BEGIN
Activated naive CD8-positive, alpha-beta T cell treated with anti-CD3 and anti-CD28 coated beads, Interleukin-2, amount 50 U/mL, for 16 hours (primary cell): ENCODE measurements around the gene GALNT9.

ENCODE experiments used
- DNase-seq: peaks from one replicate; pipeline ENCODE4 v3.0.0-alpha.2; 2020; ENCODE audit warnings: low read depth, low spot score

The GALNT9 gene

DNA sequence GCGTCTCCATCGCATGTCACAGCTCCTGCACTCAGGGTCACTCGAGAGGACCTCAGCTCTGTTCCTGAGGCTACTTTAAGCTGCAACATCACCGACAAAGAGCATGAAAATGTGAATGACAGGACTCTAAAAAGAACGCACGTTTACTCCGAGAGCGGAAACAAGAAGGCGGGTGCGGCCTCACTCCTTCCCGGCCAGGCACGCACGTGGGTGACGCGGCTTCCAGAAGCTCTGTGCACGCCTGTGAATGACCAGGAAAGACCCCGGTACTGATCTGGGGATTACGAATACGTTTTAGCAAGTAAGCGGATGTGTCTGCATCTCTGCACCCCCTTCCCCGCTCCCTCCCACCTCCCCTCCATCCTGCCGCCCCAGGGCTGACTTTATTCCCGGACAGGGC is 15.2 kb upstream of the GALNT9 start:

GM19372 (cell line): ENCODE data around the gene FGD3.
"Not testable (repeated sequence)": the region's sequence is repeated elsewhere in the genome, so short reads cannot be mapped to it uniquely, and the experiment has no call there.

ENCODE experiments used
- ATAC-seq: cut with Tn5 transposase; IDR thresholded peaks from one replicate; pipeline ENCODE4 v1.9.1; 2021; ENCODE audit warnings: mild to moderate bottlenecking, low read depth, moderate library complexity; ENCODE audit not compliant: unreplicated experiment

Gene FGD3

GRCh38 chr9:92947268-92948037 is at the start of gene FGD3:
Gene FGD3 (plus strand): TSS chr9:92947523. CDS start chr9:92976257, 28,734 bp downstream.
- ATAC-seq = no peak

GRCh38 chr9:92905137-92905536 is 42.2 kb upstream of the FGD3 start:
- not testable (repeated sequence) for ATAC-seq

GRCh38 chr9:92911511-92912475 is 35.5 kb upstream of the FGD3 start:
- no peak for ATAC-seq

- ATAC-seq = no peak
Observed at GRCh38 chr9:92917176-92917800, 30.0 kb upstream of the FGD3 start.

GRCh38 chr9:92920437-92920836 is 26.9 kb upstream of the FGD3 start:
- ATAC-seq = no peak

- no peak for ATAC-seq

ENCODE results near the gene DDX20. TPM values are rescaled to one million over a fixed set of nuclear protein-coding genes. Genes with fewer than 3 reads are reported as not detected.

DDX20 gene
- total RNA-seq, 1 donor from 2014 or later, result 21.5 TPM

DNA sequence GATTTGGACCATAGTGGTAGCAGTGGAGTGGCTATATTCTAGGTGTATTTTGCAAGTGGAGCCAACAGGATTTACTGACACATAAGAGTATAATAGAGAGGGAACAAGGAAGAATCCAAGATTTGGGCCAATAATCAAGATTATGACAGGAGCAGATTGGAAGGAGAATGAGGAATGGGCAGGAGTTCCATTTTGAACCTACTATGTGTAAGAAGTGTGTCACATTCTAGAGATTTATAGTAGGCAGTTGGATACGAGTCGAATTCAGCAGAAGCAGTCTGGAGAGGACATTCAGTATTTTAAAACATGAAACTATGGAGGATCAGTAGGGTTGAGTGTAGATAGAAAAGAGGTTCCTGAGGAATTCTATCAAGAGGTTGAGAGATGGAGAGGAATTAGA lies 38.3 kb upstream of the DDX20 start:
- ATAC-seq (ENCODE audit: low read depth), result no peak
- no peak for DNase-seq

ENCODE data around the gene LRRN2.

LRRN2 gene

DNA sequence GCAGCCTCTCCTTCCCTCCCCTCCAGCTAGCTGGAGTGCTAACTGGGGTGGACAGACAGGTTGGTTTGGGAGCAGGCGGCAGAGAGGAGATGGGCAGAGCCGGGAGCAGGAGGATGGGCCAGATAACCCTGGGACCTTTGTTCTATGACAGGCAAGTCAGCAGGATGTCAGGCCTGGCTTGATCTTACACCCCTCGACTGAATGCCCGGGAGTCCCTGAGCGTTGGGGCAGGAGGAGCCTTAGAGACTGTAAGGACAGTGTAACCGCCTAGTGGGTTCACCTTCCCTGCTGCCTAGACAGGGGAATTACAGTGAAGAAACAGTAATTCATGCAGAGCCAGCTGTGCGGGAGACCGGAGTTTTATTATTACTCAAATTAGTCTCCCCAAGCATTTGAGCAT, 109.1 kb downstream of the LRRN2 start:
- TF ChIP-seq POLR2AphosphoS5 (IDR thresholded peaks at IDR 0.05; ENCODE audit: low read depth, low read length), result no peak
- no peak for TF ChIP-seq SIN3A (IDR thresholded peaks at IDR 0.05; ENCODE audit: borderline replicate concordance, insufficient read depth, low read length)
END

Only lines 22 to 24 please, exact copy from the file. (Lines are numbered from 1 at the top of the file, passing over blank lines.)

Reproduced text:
- no peak for ATAC-seq

ENCODE results near the gene DDX20. TPM values are rescaled to one million over a fixed set of nuclear protein-coding genes. Genes with fewer than 3 reads are reported as not detected.

DDX20 gene